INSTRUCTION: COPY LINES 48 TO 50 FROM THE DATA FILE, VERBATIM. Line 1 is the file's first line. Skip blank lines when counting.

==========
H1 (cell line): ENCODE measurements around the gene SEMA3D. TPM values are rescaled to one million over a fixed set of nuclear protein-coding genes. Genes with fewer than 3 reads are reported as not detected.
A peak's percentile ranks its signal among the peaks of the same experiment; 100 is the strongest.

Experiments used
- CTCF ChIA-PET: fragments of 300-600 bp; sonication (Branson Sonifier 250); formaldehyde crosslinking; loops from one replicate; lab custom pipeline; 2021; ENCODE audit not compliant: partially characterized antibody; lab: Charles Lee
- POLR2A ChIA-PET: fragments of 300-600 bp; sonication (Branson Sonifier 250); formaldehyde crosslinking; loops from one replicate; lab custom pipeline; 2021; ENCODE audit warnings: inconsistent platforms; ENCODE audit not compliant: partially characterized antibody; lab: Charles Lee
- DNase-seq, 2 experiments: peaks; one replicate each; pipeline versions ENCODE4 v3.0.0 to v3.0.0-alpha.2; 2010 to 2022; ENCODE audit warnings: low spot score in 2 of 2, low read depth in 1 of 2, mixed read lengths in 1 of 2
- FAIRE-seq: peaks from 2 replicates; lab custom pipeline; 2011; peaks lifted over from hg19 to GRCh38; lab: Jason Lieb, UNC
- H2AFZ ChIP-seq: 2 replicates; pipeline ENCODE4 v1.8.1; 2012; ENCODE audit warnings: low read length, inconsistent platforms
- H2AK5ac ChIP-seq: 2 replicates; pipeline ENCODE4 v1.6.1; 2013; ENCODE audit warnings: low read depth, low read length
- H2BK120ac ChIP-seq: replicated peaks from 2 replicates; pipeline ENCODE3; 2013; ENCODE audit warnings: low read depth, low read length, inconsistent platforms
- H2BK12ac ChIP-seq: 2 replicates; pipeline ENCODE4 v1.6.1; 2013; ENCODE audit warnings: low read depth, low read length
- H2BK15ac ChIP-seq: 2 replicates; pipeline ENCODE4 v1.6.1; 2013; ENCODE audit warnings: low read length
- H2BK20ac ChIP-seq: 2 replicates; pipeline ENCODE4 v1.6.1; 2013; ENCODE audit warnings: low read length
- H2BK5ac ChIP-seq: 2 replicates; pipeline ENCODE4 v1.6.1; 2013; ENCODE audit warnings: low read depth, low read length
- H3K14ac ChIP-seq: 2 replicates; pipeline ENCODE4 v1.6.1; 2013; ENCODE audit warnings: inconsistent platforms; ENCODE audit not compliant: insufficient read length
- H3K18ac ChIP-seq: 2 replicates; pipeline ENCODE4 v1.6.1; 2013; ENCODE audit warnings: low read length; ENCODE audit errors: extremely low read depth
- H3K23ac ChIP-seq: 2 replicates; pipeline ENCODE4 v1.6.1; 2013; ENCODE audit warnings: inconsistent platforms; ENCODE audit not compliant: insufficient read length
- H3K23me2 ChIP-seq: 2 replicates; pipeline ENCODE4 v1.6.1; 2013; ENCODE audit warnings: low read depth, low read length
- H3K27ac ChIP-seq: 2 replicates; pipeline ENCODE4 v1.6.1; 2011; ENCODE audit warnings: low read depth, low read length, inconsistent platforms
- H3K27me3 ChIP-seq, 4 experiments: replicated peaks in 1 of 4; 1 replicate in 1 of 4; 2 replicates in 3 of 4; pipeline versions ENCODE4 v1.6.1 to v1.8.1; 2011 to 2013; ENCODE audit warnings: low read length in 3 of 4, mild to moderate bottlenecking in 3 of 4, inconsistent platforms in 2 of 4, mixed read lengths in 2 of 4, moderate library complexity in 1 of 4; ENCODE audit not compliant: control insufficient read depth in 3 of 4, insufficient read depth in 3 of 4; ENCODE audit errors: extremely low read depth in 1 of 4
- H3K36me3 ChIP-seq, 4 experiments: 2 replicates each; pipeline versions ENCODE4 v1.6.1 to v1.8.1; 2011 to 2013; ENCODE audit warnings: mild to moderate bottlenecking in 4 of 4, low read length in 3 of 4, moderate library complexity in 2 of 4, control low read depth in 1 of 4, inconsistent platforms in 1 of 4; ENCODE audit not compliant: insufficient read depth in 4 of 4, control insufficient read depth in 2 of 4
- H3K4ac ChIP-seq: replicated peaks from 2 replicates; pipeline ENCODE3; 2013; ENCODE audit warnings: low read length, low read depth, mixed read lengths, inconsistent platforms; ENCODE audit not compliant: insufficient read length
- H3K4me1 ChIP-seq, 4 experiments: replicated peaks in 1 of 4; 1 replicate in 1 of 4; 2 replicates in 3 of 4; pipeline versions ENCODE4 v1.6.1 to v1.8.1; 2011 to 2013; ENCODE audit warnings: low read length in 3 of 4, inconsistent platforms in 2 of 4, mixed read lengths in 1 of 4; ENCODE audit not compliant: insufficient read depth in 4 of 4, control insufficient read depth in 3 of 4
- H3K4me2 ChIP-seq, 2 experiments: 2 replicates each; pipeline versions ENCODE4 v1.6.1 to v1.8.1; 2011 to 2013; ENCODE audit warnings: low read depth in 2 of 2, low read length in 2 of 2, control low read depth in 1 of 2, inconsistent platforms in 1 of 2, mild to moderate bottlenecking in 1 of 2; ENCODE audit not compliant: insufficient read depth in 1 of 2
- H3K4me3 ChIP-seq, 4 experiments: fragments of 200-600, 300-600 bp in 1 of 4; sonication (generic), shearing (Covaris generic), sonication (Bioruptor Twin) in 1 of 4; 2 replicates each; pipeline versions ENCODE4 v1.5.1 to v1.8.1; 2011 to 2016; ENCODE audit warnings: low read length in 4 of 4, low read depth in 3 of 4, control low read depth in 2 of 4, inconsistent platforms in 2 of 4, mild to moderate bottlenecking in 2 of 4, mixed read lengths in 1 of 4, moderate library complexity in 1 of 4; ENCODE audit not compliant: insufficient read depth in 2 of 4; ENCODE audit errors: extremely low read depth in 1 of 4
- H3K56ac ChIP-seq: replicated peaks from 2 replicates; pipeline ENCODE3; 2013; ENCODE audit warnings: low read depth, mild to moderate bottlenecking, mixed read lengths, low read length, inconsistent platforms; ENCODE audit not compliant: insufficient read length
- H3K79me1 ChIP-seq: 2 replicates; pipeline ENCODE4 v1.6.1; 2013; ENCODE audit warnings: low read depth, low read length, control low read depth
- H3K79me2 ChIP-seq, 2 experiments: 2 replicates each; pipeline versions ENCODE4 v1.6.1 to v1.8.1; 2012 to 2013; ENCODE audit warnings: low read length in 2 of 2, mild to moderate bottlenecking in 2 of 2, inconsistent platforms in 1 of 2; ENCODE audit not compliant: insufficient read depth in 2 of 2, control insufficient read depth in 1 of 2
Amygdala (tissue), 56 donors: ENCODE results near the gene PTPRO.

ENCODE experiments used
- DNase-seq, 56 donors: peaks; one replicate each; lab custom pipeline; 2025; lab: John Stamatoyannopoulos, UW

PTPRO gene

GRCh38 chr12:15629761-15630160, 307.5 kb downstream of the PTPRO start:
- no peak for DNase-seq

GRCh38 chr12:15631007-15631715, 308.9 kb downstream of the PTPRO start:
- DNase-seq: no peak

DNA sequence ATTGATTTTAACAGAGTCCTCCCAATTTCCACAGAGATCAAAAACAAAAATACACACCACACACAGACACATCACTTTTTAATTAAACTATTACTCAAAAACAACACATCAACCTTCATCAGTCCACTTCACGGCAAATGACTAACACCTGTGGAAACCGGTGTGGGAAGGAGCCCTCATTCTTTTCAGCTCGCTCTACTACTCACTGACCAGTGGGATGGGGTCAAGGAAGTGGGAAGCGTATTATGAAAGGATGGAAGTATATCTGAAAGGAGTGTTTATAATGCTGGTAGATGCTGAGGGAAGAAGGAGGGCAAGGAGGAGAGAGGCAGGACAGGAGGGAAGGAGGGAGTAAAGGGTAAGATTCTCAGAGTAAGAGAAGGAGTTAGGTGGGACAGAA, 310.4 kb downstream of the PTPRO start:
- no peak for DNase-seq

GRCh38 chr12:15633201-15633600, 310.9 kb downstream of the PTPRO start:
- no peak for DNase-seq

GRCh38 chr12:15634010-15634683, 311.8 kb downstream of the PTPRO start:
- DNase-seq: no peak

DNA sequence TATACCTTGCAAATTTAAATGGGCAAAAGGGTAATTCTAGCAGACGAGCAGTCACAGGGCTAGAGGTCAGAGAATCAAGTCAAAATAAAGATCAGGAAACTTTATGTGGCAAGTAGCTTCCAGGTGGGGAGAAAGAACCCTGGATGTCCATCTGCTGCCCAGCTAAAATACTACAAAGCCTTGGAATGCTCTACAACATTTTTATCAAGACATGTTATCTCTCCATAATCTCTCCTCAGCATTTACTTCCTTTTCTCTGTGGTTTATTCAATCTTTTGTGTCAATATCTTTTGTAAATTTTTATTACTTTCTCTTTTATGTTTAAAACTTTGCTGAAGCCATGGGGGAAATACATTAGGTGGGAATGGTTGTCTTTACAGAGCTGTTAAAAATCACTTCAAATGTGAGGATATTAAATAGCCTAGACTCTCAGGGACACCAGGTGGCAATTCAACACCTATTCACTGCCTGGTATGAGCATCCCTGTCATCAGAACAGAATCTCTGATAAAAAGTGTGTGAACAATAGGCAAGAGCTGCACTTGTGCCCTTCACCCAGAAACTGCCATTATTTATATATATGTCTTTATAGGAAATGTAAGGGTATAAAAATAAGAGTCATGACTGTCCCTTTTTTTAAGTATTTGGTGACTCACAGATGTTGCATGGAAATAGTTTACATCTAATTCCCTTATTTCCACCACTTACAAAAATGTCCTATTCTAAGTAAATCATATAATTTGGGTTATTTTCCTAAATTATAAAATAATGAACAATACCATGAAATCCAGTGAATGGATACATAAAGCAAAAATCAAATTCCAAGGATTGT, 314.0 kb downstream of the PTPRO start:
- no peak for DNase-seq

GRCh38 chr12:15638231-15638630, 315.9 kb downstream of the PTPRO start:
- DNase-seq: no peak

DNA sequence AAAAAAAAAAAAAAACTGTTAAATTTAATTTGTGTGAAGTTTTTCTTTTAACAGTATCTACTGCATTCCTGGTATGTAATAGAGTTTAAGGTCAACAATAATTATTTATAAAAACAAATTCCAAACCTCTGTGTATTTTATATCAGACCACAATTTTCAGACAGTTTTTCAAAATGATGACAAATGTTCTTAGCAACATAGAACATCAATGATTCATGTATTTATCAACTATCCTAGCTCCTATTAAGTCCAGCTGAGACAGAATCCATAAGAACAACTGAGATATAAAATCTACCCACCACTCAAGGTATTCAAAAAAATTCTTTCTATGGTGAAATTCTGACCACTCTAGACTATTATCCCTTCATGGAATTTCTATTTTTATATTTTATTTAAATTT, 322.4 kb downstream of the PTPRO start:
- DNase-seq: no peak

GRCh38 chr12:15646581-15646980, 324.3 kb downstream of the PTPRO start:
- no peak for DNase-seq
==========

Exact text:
- DNase-seq: no peak

GRCh38 chr12:15646581-15646980, 324.3 kb downstream of the PTPRO start:
- no peak for DNase-seq